Ancelotti, definitely better dressed than Scolari

Earlier this week, Squizz told the It’s Called Football podcast that I said Carlo Ancelotti was simply “Phil Scolari in a better suit.”

Yes, I did say that, but like a lot of things I say, it was mainly to get a rise out of the this site’s other two bloggers. (Besides, I don’t recall Scolari ever wearing a suit.)

The remark was an offhand one in response to a question about Chelsea’s loss last weekend to Aston Villa that featured two goals conceded off set pieces. Maybe it’s because I just watched Chelsea cream an admittedly disastrous Athletico Madrid side 4-0, but I think it’s still fair to poke at the Ancelotti is the second coming of Scolari talk.

It’s natural that both neutrals and Chelsea supporters such as myself would see parallels between the two situations. The beginning of Scolari’s end at Chelsea also began with a slow creep of sloppy defending following a flying start to the season.

But while Scolari’s biggest liability was his astonishing inflexibility with tactics, Ancelotti has already nailed down two formations that get results, as evidenced today against Athletico.

Maybe the fact Scolari couldn’t figure out a way to break down Greece in the Euro 2004 final despite playing in front of a home crowd with Portugal should have raised some eyebrows among those at Chelsea doing due diligence on his hiring.

Yes, he bundled the Portuguese into the semis in Germany in 2006, but it wasn’t pretty to watch. And then it all imploded at Euro 2008 when he spent more time negotiating his contract with Roman Abramovich than coaching Portugal.

Scolari has a World Cup, but before Chelsea he had never coached a European club, and was well into a series of declining returns at the international level. He couldn’t speak English when he arrived in England, but more importantly, he stopped trying to learn. By the end at Chelsea you could see in his eyes that he’d decided this whole Premier League racket wasn’t even worth the millions he was making. I always suspected he was in it for the money, and his subsequent decision to go manage in the Uzbek league confirms that for me.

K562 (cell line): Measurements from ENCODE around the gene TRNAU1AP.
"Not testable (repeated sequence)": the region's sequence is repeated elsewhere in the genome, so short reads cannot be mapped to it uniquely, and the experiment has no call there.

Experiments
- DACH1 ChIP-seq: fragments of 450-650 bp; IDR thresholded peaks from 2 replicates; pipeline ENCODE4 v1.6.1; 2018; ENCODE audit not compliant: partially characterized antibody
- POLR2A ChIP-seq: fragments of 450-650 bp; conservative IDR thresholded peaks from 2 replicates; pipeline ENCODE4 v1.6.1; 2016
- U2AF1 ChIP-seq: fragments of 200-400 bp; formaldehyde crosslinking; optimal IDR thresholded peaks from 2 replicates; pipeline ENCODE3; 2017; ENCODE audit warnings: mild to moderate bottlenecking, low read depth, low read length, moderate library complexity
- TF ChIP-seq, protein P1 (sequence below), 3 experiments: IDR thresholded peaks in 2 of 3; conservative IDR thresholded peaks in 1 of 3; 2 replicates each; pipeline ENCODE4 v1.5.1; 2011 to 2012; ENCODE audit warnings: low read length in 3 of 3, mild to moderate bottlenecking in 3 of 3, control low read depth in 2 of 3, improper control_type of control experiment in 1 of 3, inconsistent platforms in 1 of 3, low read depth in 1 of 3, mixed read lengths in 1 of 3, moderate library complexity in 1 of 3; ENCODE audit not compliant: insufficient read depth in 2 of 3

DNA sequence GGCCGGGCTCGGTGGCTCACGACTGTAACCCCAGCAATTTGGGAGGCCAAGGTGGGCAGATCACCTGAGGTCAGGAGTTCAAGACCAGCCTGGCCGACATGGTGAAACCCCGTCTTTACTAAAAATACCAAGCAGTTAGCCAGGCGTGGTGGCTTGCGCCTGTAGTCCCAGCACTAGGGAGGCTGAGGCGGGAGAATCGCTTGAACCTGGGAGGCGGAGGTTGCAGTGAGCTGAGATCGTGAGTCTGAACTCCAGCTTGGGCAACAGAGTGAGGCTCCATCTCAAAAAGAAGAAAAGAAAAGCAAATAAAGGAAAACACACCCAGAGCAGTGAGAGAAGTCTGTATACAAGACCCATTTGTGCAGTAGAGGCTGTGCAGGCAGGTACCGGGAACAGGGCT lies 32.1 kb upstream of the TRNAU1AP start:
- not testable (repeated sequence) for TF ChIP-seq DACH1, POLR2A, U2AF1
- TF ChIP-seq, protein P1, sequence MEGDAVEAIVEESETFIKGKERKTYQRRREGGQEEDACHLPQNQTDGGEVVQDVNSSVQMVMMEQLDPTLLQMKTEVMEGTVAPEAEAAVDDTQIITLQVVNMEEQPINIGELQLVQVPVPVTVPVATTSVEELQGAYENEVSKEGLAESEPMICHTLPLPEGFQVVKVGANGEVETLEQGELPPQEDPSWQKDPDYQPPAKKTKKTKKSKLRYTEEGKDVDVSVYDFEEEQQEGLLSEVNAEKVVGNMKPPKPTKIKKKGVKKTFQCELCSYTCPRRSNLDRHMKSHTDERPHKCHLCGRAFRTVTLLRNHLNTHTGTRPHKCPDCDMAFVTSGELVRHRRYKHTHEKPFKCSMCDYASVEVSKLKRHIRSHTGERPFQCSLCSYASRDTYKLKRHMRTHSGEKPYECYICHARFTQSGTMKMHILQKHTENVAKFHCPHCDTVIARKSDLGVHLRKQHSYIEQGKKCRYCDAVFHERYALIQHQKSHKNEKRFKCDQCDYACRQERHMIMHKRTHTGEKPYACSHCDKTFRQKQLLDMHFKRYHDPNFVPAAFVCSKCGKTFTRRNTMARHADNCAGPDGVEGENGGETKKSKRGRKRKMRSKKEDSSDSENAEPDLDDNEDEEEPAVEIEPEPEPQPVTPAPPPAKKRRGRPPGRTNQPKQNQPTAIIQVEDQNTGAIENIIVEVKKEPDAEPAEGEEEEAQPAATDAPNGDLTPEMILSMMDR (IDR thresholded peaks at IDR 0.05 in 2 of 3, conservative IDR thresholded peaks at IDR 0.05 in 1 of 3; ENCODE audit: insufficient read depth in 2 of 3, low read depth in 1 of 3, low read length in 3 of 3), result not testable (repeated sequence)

In contrast, Ancelotti has two European Cups – and in 99 out of 100 parallel universes would have three. He doesn’t speak English, but he’s improving and as possible as it is to get a sense of a man through a television screen from across the ocean, it looks to me like he still wants to prove something.

As for all the recent goals off set pieces? Almost all of Chelsea’s starters were off on international duty just before, and perhaps it affected their concentration? Maybe it’s man management issues and communicating in a second language, but former players at Milan cite man management as Ancelotti’s strength, and it’s not like butchered English is affecting Fabio Capello on the job.

Maybe it’s preparation. Ancelotti’s eight years at Milan yielded just one Scudetto. Whether or not there is such thing as a “cup coach” is up for debate, but certain managers seem better at winning leagues – Capello, Ferguson, Mourinho – while others excel in tournaments – Ancelotti, Benitez.

And if Ancelotti is indeed more adept at the latter, Chelsea supporters may have to reconcile themselves with frustrating lapses of concentration that lose the Premiership in order for Abramovich to realize his dream of winning the Champions League.

ps> Squizz also told Canadian Terrace Talk this week that I believe “all British players are crap.” But I don’t believe they are crap. I just believe that for about 50 years now British footballers haven’t been as good as Spanish, Italian or South American ones.

Advertisements

2 Responses to “Ancelotti, definitely better dressed than Scolari”

  1. Uh oh, you actually listen to those podcasts?

    You’re definitely not going to like my characterization of your pre-match warmup ritual on yesterday’s ICF Daily.

    • It wasn’t flattering, but I’m not sure it’s worse than actually singing the Final Countdown live on the Internet.

Leave a Reply

Fill in your details below or click an icon to log in:

WordPress.com Logo

You are commenting using your WordPress.com account. Log Out / Change )

Twitter picture

You are commenting using your Twitter account. Log Out / Change )

Facebook photo

You are commenting using your Facebook account. Log Out / Change )

Google+ photo

You are commenting using your Google+ account. Log Out / Change )

Connecting to %s

%d bloggers like this: